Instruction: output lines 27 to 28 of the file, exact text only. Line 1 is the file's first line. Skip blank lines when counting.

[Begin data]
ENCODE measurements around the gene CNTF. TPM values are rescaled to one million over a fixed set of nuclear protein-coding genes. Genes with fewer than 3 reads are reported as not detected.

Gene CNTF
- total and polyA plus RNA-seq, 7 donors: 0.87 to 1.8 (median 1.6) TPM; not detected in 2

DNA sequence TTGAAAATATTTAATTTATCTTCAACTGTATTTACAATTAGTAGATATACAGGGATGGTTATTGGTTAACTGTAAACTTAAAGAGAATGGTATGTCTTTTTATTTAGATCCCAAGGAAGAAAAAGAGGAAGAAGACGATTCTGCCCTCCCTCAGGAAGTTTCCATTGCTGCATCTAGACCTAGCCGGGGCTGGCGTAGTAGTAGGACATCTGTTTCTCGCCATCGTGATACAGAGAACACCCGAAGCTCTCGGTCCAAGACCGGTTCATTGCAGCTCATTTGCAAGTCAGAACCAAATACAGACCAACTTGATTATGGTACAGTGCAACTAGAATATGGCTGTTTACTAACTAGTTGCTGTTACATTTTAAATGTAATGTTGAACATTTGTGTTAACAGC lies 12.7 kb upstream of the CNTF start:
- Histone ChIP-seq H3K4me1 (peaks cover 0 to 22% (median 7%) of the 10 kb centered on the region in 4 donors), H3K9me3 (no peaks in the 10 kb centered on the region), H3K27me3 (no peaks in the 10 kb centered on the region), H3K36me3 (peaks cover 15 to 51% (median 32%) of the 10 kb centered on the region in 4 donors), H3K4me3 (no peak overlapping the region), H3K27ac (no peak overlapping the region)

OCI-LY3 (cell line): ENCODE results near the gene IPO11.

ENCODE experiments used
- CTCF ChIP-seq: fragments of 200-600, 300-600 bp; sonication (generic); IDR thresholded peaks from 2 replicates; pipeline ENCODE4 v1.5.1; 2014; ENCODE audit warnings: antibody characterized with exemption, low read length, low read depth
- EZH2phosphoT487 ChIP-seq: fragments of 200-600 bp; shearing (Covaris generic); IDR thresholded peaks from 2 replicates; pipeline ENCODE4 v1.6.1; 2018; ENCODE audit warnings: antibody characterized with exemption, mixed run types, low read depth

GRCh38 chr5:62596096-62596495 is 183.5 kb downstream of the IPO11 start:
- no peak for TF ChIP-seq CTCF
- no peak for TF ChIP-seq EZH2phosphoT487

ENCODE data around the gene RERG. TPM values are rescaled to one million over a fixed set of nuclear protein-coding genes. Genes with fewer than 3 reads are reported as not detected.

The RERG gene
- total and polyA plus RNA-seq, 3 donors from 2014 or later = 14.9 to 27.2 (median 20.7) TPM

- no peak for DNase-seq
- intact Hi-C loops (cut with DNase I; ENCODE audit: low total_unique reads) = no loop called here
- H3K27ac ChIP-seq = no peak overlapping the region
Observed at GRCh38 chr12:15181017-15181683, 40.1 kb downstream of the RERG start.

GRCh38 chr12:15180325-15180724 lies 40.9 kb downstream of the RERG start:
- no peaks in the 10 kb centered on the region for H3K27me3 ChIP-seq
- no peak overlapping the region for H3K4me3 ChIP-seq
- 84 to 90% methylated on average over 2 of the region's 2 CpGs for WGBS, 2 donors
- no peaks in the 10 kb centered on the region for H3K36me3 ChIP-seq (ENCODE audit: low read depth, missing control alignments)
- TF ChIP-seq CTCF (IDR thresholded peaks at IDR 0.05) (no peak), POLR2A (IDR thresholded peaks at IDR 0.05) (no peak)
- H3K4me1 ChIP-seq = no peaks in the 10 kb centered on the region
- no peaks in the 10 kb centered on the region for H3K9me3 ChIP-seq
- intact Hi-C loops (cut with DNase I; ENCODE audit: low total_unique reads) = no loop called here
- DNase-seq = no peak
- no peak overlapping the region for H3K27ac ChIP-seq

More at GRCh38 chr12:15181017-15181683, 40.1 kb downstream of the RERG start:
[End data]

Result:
- no peaks in the 10 kb centered on the region for H3K9me3 ChIP-seq
- intact Hi-C loops (cut with DNase I; ENCODE audit: low total_unique reads) = no loop called here